by Nathaniel Urban
As a rising undergraduate student the StrengthsFinder analysis has shown me the leadership qualities I possess that will allow me to succeed in my future. I already had a basic set of knowledge of what works and what does not work for me in many given situations. StrengthsFinder, however, is what confirmed the perceptions that I associated my leadership style with. I know that understanding the past, constantly improving my character, continuously learning, solving problems, and engaging in intellectual conversation are all part of my character. StrengthsFinder allowed me to recognize the positive effects of my leadership style as well as what could be potentially harmful to it.
My first strength, one that describes the best of my leadership style, is context. Context is about researching the events and patterns of the past to help me understand the present. Context allows me to become wiser about the future because I can see how the past led to the present. I am confident in my decision making and planning of the future when I am familiar with the historical context of the past. Context is a dominant theme in my leadership style so I like to read historical novels or biographies that provide me with the insight to understanding the present. The present would be nothing if it were not for the events that occurred in the past.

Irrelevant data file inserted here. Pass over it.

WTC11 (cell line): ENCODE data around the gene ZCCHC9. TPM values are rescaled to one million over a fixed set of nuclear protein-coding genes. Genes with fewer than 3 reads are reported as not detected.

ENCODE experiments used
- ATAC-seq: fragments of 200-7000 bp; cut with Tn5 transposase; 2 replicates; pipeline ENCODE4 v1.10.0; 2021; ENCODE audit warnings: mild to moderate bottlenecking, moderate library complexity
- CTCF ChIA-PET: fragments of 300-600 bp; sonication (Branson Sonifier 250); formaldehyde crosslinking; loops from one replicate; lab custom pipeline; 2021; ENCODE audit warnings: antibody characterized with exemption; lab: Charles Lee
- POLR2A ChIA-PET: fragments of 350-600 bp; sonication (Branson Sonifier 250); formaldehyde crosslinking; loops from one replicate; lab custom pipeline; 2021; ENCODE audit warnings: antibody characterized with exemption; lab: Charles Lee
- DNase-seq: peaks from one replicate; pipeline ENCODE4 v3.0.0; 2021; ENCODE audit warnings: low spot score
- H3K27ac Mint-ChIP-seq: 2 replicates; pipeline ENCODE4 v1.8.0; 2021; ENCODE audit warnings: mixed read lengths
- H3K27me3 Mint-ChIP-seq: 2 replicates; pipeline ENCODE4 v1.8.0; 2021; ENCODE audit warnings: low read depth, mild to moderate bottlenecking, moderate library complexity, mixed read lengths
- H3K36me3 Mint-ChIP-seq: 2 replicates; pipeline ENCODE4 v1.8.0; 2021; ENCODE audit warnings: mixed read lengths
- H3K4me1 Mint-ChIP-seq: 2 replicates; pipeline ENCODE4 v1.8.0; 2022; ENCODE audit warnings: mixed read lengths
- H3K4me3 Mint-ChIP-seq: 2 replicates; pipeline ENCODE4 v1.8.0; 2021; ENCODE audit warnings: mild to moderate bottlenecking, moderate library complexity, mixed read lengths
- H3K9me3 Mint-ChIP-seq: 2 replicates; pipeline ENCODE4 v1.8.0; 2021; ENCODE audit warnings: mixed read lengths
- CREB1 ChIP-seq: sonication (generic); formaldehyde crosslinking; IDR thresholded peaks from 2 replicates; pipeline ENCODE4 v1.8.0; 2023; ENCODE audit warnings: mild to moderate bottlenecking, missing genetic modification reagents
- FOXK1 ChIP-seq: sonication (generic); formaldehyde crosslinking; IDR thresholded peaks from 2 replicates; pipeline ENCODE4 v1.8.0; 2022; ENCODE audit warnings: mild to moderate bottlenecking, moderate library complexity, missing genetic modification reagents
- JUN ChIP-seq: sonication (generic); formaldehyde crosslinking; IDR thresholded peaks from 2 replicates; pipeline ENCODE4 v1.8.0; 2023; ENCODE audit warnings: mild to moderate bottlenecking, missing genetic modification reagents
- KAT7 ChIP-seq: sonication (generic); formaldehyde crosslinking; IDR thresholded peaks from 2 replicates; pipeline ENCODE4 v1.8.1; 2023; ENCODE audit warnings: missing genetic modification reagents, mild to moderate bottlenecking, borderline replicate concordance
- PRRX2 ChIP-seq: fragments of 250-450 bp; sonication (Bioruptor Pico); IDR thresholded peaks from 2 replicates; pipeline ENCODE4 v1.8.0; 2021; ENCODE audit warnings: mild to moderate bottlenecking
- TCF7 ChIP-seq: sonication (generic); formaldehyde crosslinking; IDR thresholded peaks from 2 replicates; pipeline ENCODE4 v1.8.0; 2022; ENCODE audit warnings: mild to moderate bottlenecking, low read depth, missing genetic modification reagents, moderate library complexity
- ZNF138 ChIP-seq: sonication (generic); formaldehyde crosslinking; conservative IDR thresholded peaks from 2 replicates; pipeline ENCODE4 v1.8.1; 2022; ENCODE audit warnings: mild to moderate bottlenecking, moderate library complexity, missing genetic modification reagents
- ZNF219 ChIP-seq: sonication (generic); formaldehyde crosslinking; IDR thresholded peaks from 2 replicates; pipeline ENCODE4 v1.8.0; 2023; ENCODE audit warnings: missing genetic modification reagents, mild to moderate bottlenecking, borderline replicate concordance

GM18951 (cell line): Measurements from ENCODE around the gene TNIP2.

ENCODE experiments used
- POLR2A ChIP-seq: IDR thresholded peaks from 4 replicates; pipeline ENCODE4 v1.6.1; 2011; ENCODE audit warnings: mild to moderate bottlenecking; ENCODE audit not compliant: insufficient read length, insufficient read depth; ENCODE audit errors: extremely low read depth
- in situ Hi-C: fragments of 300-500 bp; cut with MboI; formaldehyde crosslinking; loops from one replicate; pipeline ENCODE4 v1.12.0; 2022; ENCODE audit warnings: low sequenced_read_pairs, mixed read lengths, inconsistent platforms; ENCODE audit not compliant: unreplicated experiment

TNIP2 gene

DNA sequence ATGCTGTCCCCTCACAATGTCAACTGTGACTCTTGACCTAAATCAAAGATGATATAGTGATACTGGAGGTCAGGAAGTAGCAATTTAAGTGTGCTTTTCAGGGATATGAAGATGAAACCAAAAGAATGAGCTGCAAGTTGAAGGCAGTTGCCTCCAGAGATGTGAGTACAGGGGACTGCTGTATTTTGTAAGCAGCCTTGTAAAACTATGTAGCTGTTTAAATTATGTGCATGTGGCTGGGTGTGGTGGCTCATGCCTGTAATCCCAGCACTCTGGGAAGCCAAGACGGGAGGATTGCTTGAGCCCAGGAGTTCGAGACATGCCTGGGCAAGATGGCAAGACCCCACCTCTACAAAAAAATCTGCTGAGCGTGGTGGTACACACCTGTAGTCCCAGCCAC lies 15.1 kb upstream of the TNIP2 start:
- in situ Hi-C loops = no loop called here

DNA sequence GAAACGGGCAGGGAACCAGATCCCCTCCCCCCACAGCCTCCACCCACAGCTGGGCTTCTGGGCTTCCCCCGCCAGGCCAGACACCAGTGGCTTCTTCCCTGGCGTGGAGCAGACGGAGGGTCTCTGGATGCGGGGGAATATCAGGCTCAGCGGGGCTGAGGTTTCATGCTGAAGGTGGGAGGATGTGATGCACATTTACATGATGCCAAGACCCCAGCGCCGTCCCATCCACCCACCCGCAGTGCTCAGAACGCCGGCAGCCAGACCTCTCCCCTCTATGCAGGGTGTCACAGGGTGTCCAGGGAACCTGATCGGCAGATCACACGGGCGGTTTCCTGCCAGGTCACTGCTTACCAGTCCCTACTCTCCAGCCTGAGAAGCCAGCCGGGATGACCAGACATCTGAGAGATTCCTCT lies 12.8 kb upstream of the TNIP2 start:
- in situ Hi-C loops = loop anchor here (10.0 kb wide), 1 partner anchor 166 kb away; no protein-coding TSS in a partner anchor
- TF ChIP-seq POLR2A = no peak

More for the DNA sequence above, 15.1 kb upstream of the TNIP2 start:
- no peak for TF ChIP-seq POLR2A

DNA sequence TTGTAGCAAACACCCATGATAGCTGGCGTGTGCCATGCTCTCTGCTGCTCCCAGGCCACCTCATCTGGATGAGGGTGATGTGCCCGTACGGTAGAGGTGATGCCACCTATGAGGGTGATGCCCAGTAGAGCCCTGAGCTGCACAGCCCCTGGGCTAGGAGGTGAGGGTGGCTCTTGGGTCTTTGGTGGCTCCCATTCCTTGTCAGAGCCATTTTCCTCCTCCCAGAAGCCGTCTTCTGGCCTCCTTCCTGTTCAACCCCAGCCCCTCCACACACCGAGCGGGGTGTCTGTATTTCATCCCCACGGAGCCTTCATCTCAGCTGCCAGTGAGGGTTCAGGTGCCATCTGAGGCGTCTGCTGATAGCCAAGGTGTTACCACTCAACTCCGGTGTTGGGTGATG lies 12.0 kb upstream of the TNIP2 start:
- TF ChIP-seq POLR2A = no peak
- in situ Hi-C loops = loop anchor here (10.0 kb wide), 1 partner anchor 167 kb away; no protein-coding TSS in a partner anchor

The weaknesses of this strength are important to be aware of because they could have a negative effect on my leadership style. One weakness, for example, is that I may feel confused or irritated when I cannot see patterns coming from past events. A situation like that may prevent me from gaining the confidence I need to move forward. Other people may feel that I am holding them back because it could take a significant amount of time for me to discover the history of the given situation before we all move forward together.
I demonstrated strong context in one situation when I was elected to an executive position in my fraternity. I was unsure of how I should lead from my new position aside from doing the work that was required of me. I decided to read Niccolo Machiavelli’s The Prince, Abraham Lincoln’s Second Inaugural Address, and Winston Churchill’s My Early Life to gain some insight on the leadership context found within each text. Each one allowed me to visualize three different ideas of what makes a strong, good leader as well as what would make a weak, unfair leader. I gained the confidence to lead more effectively from my new position after reading those texts.